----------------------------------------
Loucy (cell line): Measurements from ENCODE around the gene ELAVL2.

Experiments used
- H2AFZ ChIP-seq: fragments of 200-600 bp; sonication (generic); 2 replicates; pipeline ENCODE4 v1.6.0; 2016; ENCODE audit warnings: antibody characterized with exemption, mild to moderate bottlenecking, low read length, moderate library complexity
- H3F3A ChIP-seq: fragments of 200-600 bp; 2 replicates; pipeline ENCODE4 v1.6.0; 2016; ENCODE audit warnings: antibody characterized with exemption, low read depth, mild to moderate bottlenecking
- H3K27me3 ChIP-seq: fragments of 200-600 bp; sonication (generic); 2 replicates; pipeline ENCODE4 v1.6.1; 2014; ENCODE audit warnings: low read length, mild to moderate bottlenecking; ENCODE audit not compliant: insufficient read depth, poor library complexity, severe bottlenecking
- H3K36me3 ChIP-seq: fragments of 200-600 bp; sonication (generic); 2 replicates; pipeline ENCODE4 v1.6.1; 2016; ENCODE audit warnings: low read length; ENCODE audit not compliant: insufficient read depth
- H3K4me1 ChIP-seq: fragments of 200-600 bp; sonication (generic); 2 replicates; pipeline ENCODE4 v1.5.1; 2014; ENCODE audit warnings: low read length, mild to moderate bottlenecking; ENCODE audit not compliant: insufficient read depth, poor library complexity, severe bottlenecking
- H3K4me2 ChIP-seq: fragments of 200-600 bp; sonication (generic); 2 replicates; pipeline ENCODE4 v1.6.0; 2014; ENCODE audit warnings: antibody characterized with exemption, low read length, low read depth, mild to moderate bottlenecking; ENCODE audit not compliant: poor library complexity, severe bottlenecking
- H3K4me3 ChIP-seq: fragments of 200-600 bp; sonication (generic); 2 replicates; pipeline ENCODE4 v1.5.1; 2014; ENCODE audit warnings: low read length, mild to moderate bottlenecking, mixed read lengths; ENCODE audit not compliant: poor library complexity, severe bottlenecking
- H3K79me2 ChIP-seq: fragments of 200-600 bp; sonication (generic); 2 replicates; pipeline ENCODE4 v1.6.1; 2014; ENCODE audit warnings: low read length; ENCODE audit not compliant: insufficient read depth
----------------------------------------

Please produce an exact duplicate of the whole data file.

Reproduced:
Loucy (cell line): Measurements from ENCODE around the gene ELAVL2.

Experiments used
- H2AFZ ChIP-seq: fragments of 200-600 bp; sonication (generic); 2 replicates; pipeline ENCODE4 v1.6.0; 2016; ENCODE audit warnings: antibody characterized with exemption, mild to moderate bottlenecking, low read length, moderate library complexity
- H3F3A ChIP-seq: fragments of 200-600 bp; 2 replicates; pipeline ENCODE4 v1.6.0; 2016; ENCODE audit warnings: antibody characterized with exemption, low read depth, mild to moderate bottlenecking
- H3K27me3 ChIP-seq: fragments of 200-600 bp; sonication (generic); 2 replicates; pipeline ENCODE4 v1.6.1; 2014; ENCODE audit warnings: low read length, mild to moderate bottlenecking; ENCODE audit not compliant: insufficient read depth, poor library complexity, severe bottlenecking
- H3K36me3 ChIP-seq: fragments of 200-600 bp; sonication (generic); 2 replicates; pipeline ENCODE4 v1.6.1; 2016; ENCODE audit warnings: low read length; ENCODE audit not compliant: insufficient read depth
- H3K4me1 ChIP-seq: fragments of 200-600 bp; sonication (generic); 2 replicates; pipeline ENCODE4 v1.5.1; 2014; ENCODE audit warnings: low read length, mild to moderate bottlenecking; ENCODE audit not compliant: insufficient read depth, poor library complexity, severe bottlenecking
- H3K4me2 ChIP-seq: fragments of 200-600 bp; sonication (generic); 2 replicates; pipeline ENCODE4 v1.6.0; 2014; ENCODE audit warnings: antibody characterized with exemption, low read length, low read depth, mild to moderate bottlenecking; ENCODE audit not compliant: poor library complexity, severe bottlenecking
- H3K4me3 ChIP-seq: fragments of 200-600 bp; sonication (generic); 2 replicates; pipeline ENCODE4 v1.5.1; 2014; ENCODE audit warnings: low read length, mild to moderate bottlenecking, mixed read lengths; ENCODE audit not compliant: poor library complexity, severe bottlenecking
- H3K79me2 ChIP-seq: fragments of 200-600 bp; sonication (generic); 2 replicates; pipeline ENCODE4 v1.6.1; 2014; ENCODE audit warnings: low read length; ENCODE audit not compliant: insufficient read depth